Friday 29 July 2022
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The OSU Center for the Health Sciences celebrated the opening of the newest campus building in North Hall with a ribbon-cutting ceremony, as well as celebrated the fiftiethThe tenth Anniversary of The Ohio State University College of Osteopathic Medicine during an event Thursday, July 28, in the lobby of the new facility.
The 120,000-square-foot North Hall building is home to the new office of the Chief Medical Examiner in Tulsa as well as new anatomy and neuroanatomy laboratories, three classrooms, 65 study blocks for graduate program students, and 21 conference and meeting rooms, a department, and administrative office spaces.
“We are all so grateful for the culture we have in the Cowboy family, and part of that culture doesn’t work alone. We believe in collaboration and partnership, and our valued partners are what helped us get here today,” said OSU-CHS President Johnny Stevens. “This building represents growth in both the Physician Assistant Program and in our graduate programs at OSU-CHS. New facilities like this help us attract and educate the best and brightest students in the state and give us room for future growth.”
Working with state legislators, including Senator Roger Thompson and Representative Kevin Wallace, has helped secure a portion of the funding for the facility that more than doubles the space for the medical examiner’s office in Tulsa and dramatically increases the size of the autopsy lab and provides a dedicated neuroanatomy lab for the medical, physician assistant, and program students Graduate Studies.
“I appreciate my close friends at Ohio State University and the medical examiner’s office for working together on a plan for a space that meets the critical needs of such an important function of state government,” Thompson said. “I also appreciate Ohio State University’s leadership in state health care, and have always been deeply supportive of President Casey Shroom and the vision of Dr. Stephens. I have no doubts that many great things will come from this campus and I am grateful for Ohio State University’s many thriving partnerships with the state of Oklahoma.
Wallace recalled a few years ago when OSU and the Office of the Chief Medical Examiner presented a plan for a common space that would not only meet the needs and accreditation requirements for the medical examiner’s office, but would also allow more laboratory and teaching space for Ohio State University to continue training the state’s next generation of physicians.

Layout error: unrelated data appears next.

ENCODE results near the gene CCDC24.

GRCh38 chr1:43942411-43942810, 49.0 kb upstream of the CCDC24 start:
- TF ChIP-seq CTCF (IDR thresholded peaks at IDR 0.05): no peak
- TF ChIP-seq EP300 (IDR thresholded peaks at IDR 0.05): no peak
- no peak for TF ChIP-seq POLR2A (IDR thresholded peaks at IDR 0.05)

“It was easy to be supportive of the joint effort and know I speak for my colleagues in the House of Representatives when I say we appreciate the cooperation between the two entities to make this cutting-edge facility a reality,” Wallace said.
Eric Pfeffer, chief medical examiner, said the unparalleled state-of-the-art facility is located in the heart of North Hall.
“On my site, I’ve seen medical examiner offices all over the country, and this office is like no other,” Pfeiffer said, and the same can be said for lab spaces at OSU-CHS. “What comes out of this school will shake the world of medicine.”
The North Hall Project began when Shrum was still President of OSU-CHS and Dean of the College of Medicine, and is the most recent example of collaboration and partnership, which has become a hallmark of the institution in its 50-year history.
“At Ohio State University we are proud of the partnerships we have forged with public, private, and philanthropic entities across our great state,” Sharm said. “It’s also a great day to celebrate the fiftiethThe tenth Anniversary of the College of Osteopathic Medicine and considering the impact that a facility like this will have on our mission of preparing the next generation of physicians and healthcare professionals to serve Oklahoma.”
Several notable alumni also attended the event and spoke about their ongoing relationship with the school including Dr. Trudy Milner, who graduated from OSU-COM in 1988 and now works on the OSU/A&M Board of Regents.
“My journey to becoming a doctor began in 1984,” Milner said. “I was a nurse and had two young daughters, so I wasn’t your typical medical student.” “And while the progress all around us at OSU-CHS is really something to note, I can tell you that the quality of the education goes back to day one at this medical school. I have always been very proud to call myself a graduate student of The Ohio State University School of Osteopathic Medicine” .
Dr. Dennis Blankenship graduated from Ohio State University in 2001 and now serves as interim dean of his university.
“When I decided to become a doctor, my dream was to go back to my hometown and practice primary care. During my journey, I fell in love with emergency medicine and my path changed as I found a new passion in teaching,” said Blankenship. “I started training students and residents in emergency medicine, and that continues to be one of the best parts of my job today. I am very proud of our college, our students, and our alumni.”
It’s hard to believe, Stevens said, that it’s been 50 years since the college was established to train doctors in rural and underserved areas of Oklahoma.
“I’m proud to say that we do this job every day with more than 3,800 alumni and over 800 physicians working across the state,” he said. “As we celebrate 50 years of our on-campus College of Osteopathic Medicine, we look forward to continuing our mission to educate primary care physicians in rural and underserved areas of Oklahoma.”